The Department of Energy and Environmental Protection modified its draft storm water permit for municipalities this week, but at least two municipal lobbies say it’s still an unfunded mandate.
The revised proposal modifies street sweeping, leaf management, and discharge monitoring for the 121 cities and towns covered under the permit. The revision would mean that municipalities will have the flexibility to determine the appropriate schedule for street sweeping and they won’t be required to implement a leaf pickup program.
As for the 49 smaller communities that would be covered under the permit for the first time, it asks them to prevent illicit connections to stormwater systems and to conduct basic inspection and maintenance of roads and drainage system.
That’s where the Connecticut Conference of Municipalities and the Connecticut Council of Small Towns has a problem.
“DEEP’s revised draft still requires compliance by 49 towns currently not required to comply by EPA [Environmental Protection Agency],” Kevin Maloney, a spokesman for the Connecticut Conference of Municipalities, said. “These requirements would prove costly to smaller communities. The draft also requires towns to develop and implement changes to 1) local zoning laws, 2) plans of conservation and development, and 3) enact numerous legal ordinances to enforce the requirements of the revised draft permit. Such changes would be costly.”
While the municipal lobby said it is still reviewing the revisions, “the proposal is still a costly, unfunded state mandate on towns and cities,” and goes beyond what is required by the federal government, Maloney said.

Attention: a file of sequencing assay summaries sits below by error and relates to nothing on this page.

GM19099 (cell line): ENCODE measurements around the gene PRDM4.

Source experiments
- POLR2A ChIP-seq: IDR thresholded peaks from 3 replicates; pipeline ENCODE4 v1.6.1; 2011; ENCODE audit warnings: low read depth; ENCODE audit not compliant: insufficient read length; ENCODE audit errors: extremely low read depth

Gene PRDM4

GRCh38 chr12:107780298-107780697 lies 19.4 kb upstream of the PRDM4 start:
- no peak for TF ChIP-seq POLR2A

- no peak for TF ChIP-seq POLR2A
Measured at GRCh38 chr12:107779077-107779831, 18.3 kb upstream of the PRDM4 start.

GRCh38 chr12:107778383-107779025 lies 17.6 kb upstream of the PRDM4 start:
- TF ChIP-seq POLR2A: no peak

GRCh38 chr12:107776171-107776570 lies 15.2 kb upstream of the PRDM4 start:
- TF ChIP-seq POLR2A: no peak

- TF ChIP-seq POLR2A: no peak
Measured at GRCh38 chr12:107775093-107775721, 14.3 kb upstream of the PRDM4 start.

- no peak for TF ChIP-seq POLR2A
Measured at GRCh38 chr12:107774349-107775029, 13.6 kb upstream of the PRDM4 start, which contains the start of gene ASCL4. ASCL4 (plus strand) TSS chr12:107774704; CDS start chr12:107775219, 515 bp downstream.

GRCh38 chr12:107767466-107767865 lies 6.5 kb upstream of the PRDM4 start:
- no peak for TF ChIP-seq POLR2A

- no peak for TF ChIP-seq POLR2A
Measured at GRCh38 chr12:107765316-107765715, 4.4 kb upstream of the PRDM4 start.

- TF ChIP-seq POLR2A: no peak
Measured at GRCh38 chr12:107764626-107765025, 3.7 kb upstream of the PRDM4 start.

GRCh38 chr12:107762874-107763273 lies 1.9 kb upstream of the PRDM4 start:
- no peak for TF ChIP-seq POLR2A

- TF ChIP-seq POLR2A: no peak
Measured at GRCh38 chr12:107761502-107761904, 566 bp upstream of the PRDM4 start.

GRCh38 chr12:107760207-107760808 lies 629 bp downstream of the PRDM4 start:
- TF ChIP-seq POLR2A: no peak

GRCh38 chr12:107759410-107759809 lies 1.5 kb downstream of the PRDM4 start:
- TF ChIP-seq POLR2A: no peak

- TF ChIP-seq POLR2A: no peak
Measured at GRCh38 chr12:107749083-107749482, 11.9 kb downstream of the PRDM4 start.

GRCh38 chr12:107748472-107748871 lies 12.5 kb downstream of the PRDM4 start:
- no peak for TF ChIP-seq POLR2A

“Given the state’s ongoing fiscal challenges, it is surprising that a state agency would continue to push for new mandates on Connecticut’s small towns,” Betsy Gara, executive director of the Connecticut Council of Small Towns, said. “The proposed permit continues to go way beyond what is required under federal law without regard for how much it will cost and whether it will have any positive impact on water quality.”
However, DEEP Commissioner Robert Klee feels it strikes the right balance between local budgets and keeping the state’s waterways clean.
“After carefully reviewing the draft requirements we originally proposed with the concerns of local officials in mind, we have developed new approaches that will achieve environmental and public health objectives with lower costs for our municipal partners,” Klee said.
He continued: “We believe cities and towns can realistically and cost effectively implement the type of revised requirements we are now proposing — which will safeguard the quality of our waters and aquatic life and make certain they are attractive and safe for people to enjoy for swimming, fishing, and boating.”
All the interested parties will meet on Feb. 4 to discuss the revisions.
“With the revised draft permit as a starting point, it is our hope that discussions between DEEP staff and the organizations involved in this process will lead to agreement on the final permit language and requirements,” Klee said. “That would be the most efficient and effective way to put this new permit in place and to ensure future cooperation and compliance with it by cities and towns.”
Click here for a chart of the changes made between the first and second draft of the permit.